The EcoWild Program
Around The Campfire
(Adapted from Rewilding North
Six areas of recent ecological research—extinction dynamics, island
biogeography, metapopulation theory, natural disturbance ecology,
top-down regulation by large carnivores, and landscape-scale
ecological restoration—are the foundation for all informed protected
area design. They are brought together in the idea and scientific
approach of rewilding, developed by Michael Soulč in the
mid-1990s. Rewilding is “the scientific argument for restoring big
wilderness based on the regulatory roles of large predators,”
according to Soulč and Reed Noss in their landmark 1998 Wild
Earth article “Rewilding and Biodiversity.”
Three major scientific arguments constitute the rewilding argument
and justify the emphasis on large predators. First, the structure,
resilience, and diversity of ecosystems is often maintained by
“top-down” ecological (trophic) interactions that are initiated by
top predators. Second, wide-ranging predators usually require large
cores of protected landscape for foraging, seasonal movements, and
other needs; they justify bigness. Third, connectivity is also
required because core reserves are typically not large enough in
most regions; they must be linked to insure long-term viability of
wide-ranging species.…In short, the rewilding argument posits that
large predators are often instrumental in maintaining the integrity
of ecosystems. In turn, the large predators require extensive space
If native large carnivores have been killed out of a region, their
reintroduction and recovery is the heart of a conservation strategy.
Wolves, cougars, lynx, wolverines, grizzly and black bears, jaguars,
sea otters, and other top carnivores need to be restored throughout
North America in ecologically effective densities in their natural
ranges where suitable habitat remains or can be restored.
(Obviously, large areas of North America have been so modified by
humans and support such large human populations or intensive
agriculture that rewilding is not feasible.) Without the goal of
rewilding for large areas with large carnivores, we are closing our
eyes to what conservation really means—and demands. Disney
cinematographer Lois Crisler, after years of filming wolves in the
Arctic, wrote, “Wilderness without animals is dead—dead scenery.
Animals without wilderness are a closed book.”
Soulč and Noss “recognize three independent features that
characterize contemporary rewilding:
• Large, strictly protected core reserves (the wild)
• Keystone species.”
In shorthand, these are “the three C's: Cores, Corridors, and
Although Soulč and Noss state, “Our principal premise is that
rewilding is a critical step in restoring self-regulating land
communities,” they claim two non-scientific justifications: (1) “the
ethical issue of human responsibility,” and (2) “the subjective,
emotional essence of ‘the wild’ or wilderness. Wilderness is hardly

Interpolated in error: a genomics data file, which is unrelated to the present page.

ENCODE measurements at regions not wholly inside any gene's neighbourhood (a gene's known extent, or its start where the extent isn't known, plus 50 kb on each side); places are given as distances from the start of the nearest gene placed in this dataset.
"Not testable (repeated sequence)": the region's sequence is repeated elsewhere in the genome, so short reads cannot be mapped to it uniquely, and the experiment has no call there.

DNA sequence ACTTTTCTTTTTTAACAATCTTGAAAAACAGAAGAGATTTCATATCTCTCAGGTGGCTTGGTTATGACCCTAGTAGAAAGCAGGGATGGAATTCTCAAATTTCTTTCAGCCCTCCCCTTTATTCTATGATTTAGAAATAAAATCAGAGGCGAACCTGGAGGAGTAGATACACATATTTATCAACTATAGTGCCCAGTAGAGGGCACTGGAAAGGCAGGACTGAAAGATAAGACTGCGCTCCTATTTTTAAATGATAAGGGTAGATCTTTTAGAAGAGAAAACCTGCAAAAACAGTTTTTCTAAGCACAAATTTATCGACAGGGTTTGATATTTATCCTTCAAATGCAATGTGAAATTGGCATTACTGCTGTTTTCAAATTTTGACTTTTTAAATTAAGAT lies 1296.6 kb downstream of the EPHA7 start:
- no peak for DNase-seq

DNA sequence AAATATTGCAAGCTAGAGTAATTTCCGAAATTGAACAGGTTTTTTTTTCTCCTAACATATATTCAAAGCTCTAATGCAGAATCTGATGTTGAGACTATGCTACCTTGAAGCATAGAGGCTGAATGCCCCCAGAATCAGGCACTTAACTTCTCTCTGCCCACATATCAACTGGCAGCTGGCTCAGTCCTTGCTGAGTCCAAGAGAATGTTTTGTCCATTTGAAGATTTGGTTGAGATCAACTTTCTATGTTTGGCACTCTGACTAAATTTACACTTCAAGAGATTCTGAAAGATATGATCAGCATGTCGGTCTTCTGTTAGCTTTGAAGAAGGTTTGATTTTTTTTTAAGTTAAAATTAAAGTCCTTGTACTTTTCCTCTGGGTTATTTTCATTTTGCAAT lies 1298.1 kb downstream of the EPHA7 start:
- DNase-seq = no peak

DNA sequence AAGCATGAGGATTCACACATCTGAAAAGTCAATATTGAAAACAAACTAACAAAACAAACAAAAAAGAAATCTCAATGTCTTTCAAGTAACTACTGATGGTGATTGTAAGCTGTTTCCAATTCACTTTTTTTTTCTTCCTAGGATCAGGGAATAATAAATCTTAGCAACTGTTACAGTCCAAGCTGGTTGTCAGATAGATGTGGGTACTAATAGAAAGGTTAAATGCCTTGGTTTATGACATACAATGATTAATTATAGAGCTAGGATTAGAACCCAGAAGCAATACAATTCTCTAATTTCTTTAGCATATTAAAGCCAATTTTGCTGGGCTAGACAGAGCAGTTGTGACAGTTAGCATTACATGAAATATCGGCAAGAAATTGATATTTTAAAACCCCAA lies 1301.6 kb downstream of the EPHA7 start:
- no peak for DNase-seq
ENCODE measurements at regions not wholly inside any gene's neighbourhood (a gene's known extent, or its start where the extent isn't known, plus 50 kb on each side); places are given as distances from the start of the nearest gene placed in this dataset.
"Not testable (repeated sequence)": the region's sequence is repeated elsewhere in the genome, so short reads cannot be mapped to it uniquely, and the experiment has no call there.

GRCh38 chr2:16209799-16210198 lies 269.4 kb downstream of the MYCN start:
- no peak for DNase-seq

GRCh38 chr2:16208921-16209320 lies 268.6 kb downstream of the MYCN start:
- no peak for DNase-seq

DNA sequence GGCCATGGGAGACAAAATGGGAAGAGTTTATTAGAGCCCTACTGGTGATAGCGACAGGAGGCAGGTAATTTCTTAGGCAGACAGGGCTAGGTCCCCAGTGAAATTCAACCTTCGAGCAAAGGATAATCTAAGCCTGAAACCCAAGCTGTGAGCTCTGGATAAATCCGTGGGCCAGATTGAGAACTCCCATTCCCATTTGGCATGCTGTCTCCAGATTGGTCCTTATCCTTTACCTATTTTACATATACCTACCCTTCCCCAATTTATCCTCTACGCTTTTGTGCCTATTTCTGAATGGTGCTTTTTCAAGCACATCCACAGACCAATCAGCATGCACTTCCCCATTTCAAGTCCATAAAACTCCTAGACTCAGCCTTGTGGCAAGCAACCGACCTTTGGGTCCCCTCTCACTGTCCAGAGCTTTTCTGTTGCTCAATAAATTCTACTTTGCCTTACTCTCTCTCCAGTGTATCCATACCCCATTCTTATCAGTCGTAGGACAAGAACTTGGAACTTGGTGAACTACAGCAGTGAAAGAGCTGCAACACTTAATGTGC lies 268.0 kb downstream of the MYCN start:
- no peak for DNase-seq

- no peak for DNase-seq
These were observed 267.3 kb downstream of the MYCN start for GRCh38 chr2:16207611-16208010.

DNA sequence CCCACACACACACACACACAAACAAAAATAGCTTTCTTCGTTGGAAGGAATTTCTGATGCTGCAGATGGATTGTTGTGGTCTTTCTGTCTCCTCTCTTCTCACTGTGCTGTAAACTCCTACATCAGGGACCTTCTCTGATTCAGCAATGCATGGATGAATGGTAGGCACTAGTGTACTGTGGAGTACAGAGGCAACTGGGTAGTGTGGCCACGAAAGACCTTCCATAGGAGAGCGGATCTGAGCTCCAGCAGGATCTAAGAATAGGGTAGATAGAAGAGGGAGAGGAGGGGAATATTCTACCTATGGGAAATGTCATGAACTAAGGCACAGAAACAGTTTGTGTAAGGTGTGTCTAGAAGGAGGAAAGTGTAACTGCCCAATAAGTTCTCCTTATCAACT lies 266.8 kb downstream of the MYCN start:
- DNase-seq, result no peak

‘wild’ where top carnivores, such as cougars, jaguars, wolves,
wolverines, grizzlies, or black bears have been extirpated. Without
these components, nature seems somehow incomplete, truncated, overly
tame. Human opportunities to attain humility are reduced.”
When we kill
off big cats, wolves, and other wild hunters, we lose not only
prominent species, but also the key ecological and evolutionary
process of top-down regulation. Restoring large carnivores is
essential for landscape-level ecological restoration, as is the
restoration of other highly interactive species, and natural
processes such as fire and flood.
Because many conservation groups, scientists, and agencies are
involved in small-scale restoration and local biodiversity
protection, The Rewilding Institute’s emphasis is on rewilding as
the means for landscape and continental restoration.
Rewilding is a
landmark for the wilderness conservation movement as well as for
those primarily concerned with protecting biological diversity.
Soulč and others have crafted the scientific basis for the
need to protect and restore big wilderness-area complexes. Here
science buttresses the wants and values of wilderness
recreationists. Big wilderness areas are not only necessary for
inspiration and a true wilderness experience, but are necessary for
the protection and restoration of ecological integrity and native
Rewilding North America by Dave Foreman [Chapter 8]. Copyright ©
2004 by the author. Reproduced by permission of Island Press,
Washington, D.C. Quotes are from the books and papers below.)
See also the Wildlife
Recovery Vision page.
America: A Vision for Conservation in the 21st Century
by Dave Foreman (Island Press 2004).
Order from The Rewilding Institute.
Conservation: Scientific Foundations of Regional Reserve Networks
edited by Michael E. Soulč and John Terborgh (Island Press
1999). Order from The Rewilding Institute.
Available as PDF:
Available in a book
Michael E. Soulč and
John Terborgh, “The Policy and Science of Regional Conservation,”
Chapter 1 in Continental Conservation.
PDFs not yet
Michael Soulč and Reed
Noss, “Rewilding and Biodiversity as Complementary Goals for
Continental Conservation,” Wild Earth, Fall 1998, 22. Will
soon be available as a PDF.